How to Sew Neoprene?

Last Updated on June 20, 2022

How to Sew Neoprene

How to sew neoprene? This question had become relevant in the last few years when neoprene stepped from the underwater depths to the world’s fashion catwalks. We will tell you a little about the history and properties of this material and how to sew neoprene with your own hands, and how to care for it.

What Is Neoprene?

In its composition, neoprene is a synthetic chloroprene rubber with a cellular structure; each cell contains nitrogen. This material has been known since 1930, and since 1953 neoprene has been used for sewing diving suits. This material is used for various sewing cases, in the manufacture of various medical products, protective sports equipment, etc.

What are the properties of neoprene? First of all, it is a unique feature to keep the shape without any additional materials. Neoprene is very light, elastic, pleasant to the touch and waterproof. In addition, neoprene has excellent wear resistance and protective properties, and thanks to airtightness, warmth.

However, this last property of neoprene is also one of the few disadvantages of neoprene if we are talking about tailoring. The “sauna” effect easily sets in with prolonged contact with the skin, especially in the warm season. Therefore, skirts, coats and sweatshirts are often sewn from them for the cool season, and dresses are recommended to be worn only for a few hours.

Types of Neoprene

Neoprene is a group of materials that differ in density and surface finish. Neoprene thickness ranges from 1.5 mm to 12 mm.

For sewing and accessories use:

Neoprene LS – Soft, with good elasticity (clothes, equipment for water sports)

Neoprene S – Durable and elastic (for diving, covers, bandages, shoes)

Neoprene HS – High density and compression resistance (for diving and riding)

Neoprene NF – Repeats the characteristics of S but also has fire resistance; therefore, it is used for workwear and in industry.

The surface of the neoprene itself is most often black, gray or dark brown, although brighter colors have also been seen recently. Cells located on the surface can be intact or opened (the so-called “closed” and “open time”).

The neoprene surface can be textured (“Sharkskin”).

Through perforation throughout the sheet allows air to circulate (neoprene)

And finally, the most popular option for sewing is lamination. Neoprene can be covered with fabric on one or both sides.

Nylon coating is economical, and various colors make this type of coating the most common.

  • Plush adds coziness and comfort and increases the effectiveness of thermal protection.
  • Cotton provides extra comfort and elasticity.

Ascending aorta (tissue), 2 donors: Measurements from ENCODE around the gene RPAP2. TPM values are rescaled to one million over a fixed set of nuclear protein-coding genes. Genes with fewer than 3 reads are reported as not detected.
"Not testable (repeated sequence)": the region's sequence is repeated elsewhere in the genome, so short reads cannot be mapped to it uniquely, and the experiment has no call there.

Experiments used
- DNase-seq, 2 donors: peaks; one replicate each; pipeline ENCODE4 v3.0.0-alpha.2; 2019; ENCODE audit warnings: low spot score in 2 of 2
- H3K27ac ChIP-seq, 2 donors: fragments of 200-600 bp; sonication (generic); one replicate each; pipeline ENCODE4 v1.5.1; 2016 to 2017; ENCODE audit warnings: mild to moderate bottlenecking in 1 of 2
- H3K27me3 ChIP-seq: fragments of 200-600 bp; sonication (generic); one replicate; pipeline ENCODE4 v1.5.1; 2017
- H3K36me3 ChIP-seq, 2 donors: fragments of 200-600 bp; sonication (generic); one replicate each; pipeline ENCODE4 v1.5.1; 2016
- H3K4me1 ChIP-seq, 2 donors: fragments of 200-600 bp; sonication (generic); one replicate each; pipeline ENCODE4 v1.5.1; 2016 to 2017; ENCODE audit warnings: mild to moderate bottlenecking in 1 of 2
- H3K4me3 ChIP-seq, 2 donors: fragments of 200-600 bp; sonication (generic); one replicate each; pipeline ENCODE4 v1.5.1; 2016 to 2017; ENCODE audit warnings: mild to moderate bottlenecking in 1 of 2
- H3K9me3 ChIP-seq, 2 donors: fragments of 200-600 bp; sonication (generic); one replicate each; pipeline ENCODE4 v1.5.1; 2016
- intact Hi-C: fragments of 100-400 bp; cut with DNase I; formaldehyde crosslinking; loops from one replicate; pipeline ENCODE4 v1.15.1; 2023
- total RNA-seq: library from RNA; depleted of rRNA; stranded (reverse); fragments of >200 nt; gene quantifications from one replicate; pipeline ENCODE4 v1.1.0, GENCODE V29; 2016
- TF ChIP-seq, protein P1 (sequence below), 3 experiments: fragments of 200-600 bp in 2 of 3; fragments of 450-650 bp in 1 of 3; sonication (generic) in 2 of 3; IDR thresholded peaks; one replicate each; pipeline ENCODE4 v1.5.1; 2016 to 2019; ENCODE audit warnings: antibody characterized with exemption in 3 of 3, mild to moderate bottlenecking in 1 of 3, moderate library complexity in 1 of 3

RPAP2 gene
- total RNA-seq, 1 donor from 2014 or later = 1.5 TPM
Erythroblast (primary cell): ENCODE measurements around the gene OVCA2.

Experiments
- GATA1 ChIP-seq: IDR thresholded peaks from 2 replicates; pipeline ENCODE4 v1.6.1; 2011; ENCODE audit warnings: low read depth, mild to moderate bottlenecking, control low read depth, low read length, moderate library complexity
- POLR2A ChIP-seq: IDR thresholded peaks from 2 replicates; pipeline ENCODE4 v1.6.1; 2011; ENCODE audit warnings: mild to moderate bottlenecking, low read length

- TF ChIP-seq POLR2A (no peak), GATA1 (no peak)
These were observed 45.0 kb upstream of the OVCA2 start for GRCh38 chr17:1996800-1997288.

• Lycra – increases elasticity and resistance to abrasion.
  • Reinforced materials (Armatex, Kevlar, etc.) – significantly increase resistance to damage.

Neoprene that is maximally adapted to tailoring can be sold as “Fashion neoprene” (fashion neoprene).

Model Selection

Model Selection

We have already mentioned that you should not sew casual neoprene clothes for the warm season. From the point of view of product modeling, there are also several recommendations.

Choose a model with a minimum number of seams and undercuts. But the silhouette is worth looking for an interesting one: the neoprene can support almost any volumetric shape, for example, a “cocoon,” and gives folds with clear lines. A zipper or buttons will look best.

Neoprene Sewing

Neoprene Sewing

How to sew neoprene with your own hands? Use a titanium needle for work: it must be very sharp for the needle to pass well through the rubber. In addition, for thick neoprene (like a coat), leather needles (e.g., Schmetz 80(90)) will do. For thin neoprene, we recommend a knitting needle (e.g., Schmetz No. 70(80)).

Use strong nylon or polyester thread for stitching. The stitch length should be medium, 2.5-3 mm. If the sewing machine allows, lock it at a slow speed. If there is no adjustment, make sure that the speed is low and there is no smell of burnt rubber.

If you have an overlocker, try sewing small pieces of neoprene with it. Such seams are sometimes used on the front side.

Neoprene edges do not need to be overcast. To make the inside beautiful, you can use scissors with zigzag blades when cutting and then carefully attach the allowances by hand to the neoprene fabric layer. Another option for allowances is processing with an oblique inlay.

The bottom edge, necklines, armholes, and sleeve edges are often leave open. In this case, a straight cut line is very important, be careful when cutting with scissors or a knife.

Care

Neoprene products can be dry-cleaned or hand-washed at home. For washing, you need a delicate detergent (preferably in a gel) and warm water (up to 30 degrees).

Neoprene does not absorb water, so you need to wash it on both sides, from the front and the wrong side. Then let the excess water drain (do not twist!) and dry in a well-ventilated area (if necessary, again on both sides), avoiding direct sunlight.

Store the product in a straightened form, and if you need to pack it for the road, twist it.

As far as ironing is concerned, neoprene does not need proper washing and storage. But if the thing is still wrinkled, use an iron and set the iron to medium temperature.

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